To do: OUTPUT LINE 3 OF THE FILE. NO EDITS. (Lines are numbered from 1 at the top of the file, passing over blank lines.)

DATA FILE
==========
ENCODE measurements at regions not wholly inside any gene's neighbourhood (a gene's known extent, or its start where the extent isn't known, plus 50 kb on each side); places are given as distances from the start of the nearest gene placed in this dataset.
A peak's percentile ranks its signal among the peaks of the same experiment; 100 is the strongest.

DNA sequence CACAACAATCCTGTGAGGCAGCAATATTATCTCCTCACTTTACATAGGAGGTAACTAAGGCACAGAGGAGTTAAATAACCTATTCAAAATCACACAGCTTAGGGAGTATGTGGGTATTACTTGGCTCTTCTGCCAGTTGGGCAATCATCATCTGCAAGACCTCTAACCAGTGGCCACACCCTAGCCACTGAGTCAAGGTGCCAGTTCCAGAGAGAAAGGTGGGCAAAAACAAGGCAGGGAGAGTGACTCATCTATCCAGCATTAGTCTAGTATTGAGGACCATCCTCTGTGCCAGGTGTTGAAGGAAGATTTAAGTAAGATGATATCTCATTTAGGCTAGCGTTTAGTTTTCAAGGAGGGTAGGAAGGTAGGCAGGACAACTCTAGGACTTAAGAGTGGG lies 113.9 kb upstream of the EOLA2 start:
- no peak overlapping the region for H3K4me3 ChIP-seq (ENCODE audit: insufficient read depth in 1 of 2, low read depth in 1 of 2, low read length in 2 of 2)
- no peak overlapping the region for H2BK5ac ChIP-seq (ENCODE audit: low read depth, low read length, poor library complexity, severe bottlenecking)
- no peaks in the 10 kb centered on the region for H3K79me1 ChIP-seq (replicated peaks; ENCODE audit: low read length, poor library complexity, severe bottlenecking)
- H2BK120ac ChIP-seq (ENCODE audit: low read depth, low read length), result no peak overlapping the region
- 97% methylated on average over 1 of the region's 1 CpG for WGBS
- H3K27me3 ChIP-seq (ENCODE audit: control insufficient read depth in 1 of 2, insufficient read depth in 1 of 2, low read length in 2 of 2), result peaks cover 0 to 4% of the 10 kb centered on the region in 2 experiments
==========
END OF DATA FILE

DNA sequence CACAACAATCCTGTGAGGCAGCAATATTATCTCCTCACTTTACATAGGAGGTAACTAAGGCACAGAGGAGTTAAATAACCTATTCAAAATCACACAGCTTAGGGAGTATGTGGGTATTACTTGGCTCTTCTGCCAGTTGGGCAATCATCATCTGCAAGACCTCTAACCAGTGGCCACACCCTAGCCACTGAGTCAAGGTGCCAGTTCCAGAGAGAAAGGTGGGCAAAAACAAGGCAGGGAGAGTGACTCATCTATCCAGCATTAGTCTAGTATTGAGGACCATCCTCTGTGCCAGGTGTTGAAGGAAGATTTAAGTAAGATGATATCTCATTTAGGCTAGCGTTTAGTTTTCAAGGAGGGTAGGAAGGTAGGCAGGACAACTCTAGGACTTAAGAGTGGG lies 113.9 kb upstream of the EOLA2 start: